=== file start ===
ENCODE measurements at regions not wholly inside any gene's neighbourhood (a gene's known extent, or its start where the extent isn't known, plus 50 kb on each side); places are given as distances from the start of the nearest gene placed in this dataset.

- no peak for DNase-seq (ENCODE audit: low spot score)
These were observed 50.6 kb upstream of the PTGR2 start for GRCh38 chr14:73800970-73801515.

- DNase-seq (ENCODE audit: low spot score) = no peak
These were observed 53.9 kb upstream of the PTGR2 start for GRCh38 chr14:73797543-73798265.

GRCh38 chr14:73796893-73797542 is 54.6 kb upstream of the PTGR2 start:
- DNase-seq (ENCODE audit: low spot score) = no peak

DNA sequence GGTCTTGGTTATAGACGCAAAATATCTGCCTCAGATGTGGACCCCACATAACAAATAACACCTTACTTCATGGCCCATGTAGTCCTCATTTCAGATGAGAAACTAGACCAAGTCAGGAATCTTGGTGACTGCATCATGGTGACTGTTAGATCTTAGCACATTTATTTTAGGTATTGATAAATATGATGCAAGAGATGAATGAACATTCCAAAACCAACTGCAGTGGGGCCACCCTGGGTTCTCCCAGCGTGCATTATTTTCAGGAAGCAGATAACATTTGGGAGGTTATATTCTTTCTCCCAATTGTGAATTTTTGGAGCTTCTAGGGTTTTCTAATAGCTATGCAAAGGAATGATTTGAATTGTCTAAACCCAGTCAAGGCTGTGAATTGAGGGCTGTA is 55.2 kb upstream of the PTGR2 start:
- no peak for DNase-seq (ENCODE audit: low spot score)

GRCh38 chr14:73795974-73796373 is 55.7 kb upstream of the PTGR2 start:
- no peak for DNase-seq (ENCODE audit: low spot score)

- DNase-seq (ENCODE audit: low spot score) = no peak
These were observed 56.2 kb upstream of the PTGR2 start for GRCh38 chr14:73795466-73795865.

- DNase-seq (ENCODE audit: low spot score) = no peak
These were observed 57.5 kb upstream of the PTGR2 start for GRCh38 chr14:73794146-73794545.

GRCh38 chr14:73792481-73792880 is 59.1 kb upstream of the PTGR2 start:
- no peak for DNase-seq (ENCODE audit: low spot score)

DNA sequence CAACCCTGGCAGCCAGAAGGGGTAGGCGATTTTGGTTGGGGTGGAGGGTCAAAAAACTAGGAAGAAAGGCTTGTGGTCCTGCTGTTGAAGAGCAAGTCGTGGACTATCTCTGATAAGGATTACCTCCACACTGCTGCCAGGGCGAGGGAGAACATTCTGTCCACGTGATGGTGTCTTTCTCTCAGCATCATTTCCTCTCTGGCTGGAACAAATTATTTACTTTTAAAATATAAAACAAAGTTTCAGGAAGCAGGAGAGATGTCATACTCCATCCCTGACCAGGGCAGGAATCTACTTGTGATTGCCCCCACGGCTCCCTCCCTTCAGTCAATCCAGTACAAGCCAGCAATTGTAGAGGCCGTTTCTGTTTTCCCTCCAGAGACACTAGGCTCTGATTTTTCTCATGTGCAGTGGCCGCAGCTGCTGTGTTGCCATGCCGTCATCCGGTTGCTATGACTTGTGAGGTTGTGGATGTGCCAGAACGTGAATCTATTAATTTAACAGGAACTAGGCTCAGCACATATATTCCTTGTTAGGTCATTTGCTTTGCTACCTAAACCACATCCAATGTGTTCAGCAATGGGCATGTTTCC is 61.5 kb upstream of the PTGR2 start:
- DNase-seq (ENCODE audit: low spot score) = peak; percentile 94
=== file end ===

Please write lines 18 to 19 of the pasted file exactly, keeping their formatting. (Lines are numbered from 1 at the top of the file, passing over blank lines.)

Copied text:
DNA sequence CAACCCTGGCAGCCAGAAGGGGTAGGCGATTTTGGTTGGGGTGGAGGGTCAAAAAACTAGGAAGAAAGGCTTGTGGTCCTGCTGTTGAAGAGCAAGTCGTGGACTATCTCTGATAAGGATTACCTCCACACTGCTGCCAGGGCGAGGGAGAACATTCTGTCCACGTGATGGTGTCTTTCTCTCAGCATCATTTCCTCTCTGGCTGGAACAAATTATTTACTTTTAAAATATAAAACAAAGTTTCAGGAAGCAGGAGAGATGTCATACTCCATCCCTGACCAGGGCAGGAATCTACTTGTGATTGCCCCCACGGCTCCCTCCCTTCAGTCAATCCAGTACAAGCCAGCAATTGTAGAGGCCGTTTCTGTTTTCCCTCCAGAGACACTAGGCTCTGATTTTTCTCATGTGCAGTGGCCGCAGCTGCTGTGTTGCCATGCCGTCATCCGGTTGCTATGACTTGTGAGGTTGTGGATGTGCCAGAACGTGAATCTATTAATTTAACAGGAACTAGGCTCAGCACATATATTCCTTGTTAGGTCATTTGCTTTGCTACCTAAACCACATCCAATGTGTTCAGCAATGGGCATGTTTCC is 61.5 kb upstream of the PTGR2 start:
- DNase-seq (ENCODE audit: low spot score) = peak; percentile 94